On the other hand, Arce has proven himself to be far more than a placeholder president. Winning over 50 percent of the vote in the first round of the 2020 election, Arce has slowly but surely formed an independent modus operandi and accumulated a sizeable group of allies in a political party historically dominated by the actions and personality of Evo Morales. Despite a banking scare, a poor corruption record and a shaky economic outlook, the Arce administration has managed to achieve modest economic growth under difficult global circumstances and install a sense of calm relative to recent years marked by crisis.
The chances of Morales’ return to the presidency have changed after Arce’s two years in office. Arce has recast the appeal of Morales’ populist resource nationalism from a more technocratic, less personalistic, standpoint. In the event of a contentious MAS primary, Arce can message his candidacy as a proven alternative to the drama that defined Evo Morales’ presidency. In addition, Arce currently holds the reins of power in Bolivia, offering unparalleled quasi-authoritarian advantages on the campaign trail. All signs seem to point to Arce’s 2025 nomination.
What Could Happen Next?
Both Morales and Arce appear to have viable paths to securing MAS’ nomination for the 2025 election. So far, neither man appears willing to back down from their aspirations—even travelling to Havana to hash things out with Miguel Díaz Canel couldn’t smooth things over. MAS appears to have already descended into a civil war between evistas and arcistas, one which might not be resolved until the party primaries in mid-2025.
As long as Arce and Morales both run for president, their conflict will continue to escalate. Any pretense of unity will likely be dropped; Arce could move to invalidate Morales’ candidacy (as seems to be the norm lately); Morales could threaten to formally break from Arce’s coalition and take his congressional allies with him. Corruption allegations will continue to fly in both directions.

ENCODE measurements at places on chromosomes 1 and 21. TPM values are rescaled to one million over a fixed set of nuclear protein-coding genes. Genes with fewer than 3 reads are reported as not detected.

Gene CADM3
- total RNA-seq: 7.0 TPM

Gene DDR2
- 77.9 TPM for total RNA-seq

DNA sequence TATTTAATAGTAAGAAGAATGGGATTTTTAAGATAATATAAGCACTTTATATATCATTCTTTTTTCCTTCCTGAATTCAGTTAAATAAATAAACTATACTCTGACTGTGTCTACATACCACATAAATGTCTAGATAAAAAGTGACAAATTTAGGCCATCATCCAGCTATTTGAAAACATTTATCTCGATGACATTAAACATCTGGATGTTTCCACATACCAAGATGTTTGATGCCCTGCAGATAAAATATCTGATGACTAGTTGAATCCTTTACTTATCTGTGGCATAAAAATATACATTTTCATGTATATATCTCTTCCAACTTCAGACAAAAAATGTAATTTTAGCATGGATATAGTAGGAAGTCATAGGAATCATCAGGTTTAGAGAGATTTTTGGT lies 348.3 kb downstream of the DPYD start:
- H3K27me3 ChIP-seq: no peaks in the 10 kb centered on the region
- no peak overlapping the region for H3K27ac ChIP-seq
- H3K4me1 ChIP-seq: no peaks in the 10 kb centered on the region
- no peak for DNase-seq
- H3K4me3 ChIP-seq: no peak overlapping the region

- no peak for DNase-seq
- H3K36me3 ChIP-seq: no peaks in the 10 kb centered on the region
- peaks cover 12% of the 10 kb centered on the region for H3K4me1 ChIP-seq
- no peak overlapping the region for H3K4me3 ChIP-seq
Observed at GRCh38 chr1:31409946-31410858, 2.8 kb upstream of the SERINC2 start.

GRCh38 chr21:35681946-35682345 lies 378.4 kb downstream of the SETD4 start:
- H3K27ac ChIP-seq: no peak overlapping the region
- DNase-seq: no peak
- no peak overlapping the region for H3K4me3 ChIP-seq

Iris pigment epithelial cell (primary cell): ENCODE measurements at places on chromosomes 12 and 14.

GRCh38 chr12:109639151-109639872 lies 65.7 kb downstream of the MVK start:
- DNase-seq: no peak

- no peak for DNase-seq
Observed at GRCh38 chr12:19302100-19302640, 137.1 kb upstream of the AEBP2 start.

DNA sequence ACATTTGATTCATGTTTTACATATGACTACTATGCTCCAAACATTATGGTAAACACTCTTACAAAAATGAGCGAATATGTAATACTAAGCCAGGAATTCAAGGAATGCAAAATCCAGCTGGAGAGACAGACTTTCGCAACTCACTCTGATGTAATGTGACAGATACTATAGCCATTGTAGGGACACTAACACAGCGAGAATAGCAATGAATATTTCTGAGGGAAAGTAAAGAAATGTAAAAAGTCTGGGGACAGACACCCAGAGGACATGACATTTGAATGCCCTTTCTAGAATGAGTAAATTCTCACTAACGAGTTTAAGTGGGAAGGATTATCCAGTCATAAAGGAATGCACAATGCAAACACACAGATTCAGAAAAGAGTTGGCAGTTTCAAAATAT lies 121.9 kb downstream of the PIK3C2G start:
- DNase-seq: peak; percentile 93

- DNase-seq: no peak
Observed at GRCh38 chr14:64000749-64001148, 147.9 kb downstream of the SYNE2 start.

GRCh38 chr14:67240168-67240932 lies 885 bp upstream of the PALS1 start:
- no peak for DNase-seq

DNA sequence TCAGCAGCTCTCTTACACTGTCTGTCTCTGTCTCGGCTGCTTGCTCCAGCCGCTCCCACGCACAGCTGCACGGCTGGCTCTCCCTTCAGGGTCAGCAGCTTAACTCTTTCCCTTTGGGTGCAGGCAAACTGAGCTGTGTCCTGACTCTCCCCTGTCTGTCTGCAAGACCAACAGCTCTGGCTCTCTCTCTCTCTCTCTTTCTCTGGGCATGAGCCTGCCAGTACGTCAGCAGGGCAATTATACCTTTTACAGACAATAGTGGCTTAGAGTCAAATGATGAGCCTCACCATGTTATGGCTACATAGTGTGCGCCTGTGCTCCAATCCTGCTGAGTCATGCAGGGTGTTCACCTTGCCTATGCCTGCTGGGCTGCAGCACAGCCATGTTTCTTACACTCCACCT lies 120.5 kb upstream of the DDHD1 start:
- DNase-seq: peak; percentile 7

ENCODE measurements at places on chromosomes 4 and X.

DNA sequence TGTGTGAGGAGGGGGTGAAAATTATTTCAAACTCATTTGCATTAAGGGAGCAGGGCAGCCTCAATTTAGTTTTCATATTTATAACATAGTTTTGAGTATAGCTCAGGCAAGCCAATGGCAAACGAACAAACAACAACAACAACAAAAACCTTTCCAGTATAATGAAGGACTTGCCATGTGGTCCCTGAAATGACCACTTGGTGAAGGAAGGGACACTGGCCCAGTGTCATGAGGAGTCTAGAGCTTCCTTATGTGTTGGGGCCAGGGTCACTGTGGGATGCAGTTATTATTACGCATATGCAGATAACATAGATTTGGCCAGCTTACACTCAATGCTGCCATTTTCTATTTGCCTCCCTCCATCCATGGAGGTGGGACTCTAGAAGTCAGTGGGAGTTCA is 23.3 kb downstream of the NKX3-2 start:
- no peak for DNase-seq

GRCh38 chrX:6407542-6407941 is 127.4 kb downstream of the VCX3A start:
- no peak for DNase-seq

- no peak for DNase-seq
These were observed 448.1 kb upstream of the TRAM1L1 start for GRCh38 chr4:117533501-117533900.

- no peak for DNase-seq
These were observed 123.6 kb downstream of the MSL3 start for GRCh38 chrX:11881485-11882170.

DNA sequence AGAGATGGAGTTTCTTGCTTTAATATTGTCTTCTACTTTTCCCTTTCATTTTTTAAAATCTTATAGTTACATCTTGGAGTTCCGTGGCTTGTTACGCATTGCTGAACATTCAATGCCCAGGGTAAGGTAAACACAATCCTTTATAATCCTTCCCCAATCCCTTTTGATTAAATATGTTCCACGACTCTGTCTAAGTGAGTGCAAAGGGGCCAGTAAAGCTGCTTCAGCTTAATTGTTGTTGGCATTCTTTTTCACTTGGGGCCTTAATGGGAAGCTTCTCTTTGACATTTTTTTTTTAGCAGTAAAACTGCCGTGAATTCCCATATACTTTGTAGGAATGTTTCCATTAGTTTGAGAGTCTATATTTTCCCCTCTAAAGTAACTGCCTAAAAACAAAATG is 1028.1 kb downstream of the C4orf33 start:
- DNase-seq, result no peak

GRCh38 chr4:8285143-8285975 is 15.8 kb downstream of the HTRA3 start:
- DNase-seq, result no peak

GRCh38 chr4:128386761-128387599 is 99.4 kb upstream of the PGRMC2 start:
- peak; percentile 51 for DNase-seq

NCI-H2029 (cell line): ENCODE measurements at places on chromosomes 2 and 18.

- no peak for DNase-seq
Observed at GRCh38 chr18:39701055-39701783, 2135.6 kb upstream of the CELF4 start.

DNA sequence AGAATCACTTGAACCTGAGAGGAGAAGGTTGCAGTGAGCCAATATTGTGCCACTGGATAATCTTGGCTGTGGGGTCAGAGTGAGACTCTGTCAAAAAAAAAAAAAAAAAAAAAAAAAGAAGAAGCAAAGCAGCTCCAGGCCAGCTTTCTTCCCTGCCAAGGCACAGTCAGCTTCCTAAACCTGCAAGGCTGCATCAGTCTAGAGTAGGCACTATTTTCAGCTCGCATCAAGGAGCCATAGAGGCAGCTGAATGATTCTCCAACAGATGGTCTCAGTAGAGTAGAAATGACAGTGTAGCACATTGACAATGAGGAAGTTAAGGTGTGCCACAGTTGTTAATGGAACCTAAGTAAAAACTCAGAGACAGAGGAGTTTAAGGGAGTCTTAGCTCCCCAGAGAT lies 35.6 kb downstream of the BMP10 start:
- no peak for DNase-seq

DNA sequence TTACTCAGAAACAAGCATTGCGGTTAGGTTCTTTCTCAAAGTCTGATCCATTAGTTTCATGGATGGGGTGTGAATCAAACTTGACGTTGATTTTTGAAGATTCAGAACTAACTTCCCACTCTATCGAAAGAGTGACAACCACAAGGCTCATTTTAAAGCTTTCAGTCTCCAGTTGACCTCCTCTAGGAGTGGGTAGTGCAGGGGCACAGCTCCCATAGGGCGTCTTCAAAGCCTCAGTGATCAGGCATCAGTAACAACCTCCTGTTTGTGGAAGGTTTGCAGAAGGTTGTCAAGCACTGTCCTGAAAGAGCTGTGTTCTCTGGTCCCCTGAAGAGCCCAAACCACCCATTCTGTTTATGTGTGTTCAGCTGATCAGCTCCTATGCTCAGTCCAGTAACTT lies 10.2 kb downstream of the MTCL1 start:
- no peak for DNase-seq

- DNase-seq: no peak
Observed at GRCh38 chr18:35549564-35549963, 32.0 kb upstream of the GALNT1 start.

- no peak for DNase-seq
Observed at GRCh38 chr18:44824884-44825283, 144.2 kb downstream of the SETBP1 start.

The effects of the Arce-Morales feud could have dire implications for Bolivia’s left: The longer it continues, the more it benefits the conservative opposition. The idea of MAS’ two leading political figures damaging each other’s images and possibly splitting the party’s vote is a very attractive prospect for Bolivia’s right. Though MAS would nonetheless be difficult to defeat in a runoff, competition between Arce and Morales will lessen the degree of difficulty for either’s second round opponent, creating a tighter race.
While Morales and Arce have been busy disparaging one another, they have forgotten about the real threat to Bolivia’s long-dominant leftist party: the well-entrenched elites with deep ties to the country’s conservative and right-wing parties. If MAS is defeated in 2025, Morales and Arce can expect to face retribution from a conservative administration equal to or greater than that which was doled out to Jeanine Áñez and Luis Fernando Camacho. Bolivia has certainly been no exception to the regional trend of former presidents finding themselves in prison. The risks of MAS losing the next general election extend far beyond mundane policy disagreements—especially for Evo Morales. This is all to say that MAS would be wise to settle on a 2025 presidential candidate sooner rather than later.
Jack Quinn is an Editorial Assistant at Americas Quarterly. He is based in New York.